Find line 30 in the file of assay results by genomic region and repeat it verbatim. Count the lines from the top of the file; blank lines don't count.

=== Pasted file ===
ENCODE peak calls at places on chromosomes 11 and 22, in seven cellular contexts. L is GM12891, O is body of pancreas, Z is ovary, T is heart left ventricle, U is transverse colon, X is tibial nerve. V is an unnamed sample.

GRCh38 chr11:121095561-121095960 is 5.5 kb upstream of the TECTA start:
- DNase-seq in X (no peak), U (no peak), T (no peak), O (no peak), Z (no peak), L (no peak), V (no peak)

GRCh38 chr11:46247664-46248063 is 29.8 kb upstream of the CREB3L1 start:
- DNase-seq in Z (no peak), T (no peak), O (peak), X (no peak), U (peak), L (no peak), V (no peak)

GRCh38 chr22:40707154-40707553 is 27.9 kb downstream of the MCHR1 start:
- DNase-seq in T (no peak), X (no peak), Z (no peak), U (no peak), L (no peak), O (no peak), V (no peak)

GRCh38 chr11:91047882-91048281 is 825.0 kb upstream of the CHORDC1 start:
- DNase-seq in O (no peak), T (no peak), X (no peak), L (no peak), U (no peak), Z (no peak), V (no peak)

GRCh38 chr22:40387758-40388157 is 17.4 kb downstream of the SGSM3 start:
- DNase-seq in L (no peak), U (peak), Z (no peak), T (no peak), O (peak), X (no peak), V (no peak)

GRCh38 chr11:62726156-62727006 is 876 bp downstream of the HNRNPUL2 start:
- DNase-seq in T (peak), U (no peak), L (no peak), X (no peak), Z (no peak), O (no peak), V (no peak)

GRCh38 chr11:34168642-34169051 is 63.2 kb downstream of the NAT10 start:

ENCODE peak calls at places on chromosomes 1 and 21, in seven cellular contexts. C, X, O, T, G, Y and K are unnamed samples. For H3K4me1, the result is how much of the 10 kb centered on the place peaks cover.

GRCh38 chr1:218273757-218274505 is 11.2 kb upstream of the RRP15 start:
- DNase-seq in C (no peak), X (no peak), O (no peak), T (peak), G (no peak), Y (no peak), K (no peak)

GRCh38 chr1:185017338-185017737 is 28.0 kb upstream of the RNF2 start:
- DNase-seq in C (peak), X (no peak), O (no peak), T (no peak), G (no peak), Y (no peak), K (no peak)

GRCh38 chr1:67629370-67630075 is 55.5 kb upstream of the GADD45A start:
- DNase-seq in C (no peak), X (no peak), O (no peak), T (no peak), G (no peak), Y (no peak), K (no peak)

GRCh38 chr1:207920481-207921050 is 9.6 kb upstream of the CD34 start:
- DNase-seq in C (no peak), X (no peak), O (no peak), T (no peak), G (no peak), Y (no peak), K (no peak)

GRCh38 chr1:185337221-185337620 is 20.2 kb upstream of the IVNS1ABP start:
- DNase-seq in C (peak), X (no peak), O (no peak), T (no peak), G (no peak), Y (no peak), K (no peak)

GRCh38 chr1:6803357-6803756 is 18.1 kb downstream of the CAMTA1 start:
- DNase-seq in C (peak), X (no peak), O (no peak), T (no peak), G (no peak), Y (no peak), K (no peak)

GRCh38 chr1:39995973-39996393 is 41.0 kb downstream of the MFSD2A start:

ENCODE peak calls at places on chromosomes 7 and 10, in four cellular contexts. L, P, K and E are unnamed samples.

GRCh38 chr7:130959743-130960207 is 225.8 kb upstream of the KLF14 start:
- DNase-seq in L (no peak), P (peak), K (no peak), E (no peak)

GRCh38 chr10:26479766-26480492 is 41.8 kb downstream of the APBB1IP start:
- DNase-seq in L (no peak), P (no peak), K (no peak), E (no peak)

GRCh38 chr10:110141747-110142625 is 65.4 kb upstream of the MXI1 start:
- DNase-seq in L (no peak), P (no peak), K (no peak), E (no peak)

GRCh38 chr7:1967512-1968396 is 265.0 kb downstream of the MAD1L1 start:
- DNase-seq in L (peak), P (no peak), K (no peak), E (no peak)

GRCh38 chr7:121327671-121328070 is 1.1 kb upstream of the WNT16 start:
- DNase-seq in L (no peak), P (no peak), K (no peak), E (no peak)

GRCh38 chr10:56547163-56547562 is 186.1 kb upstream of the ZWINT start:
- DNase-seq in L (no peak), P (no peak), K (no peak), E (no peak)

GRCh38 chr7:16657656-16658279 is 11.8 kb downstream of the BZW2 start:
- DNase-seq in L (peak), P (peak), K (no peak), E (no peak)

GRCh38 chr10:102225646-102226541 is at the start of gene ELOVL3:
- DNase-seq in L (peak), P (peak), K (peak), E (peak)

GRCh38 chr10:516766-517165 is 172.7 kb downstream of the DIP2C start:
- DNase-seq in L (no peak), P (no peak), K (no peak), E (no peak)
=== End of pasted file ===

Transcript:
GRCh38 chr7:130959743-130960207 is 225.8 kb upstream of the KLF14 start: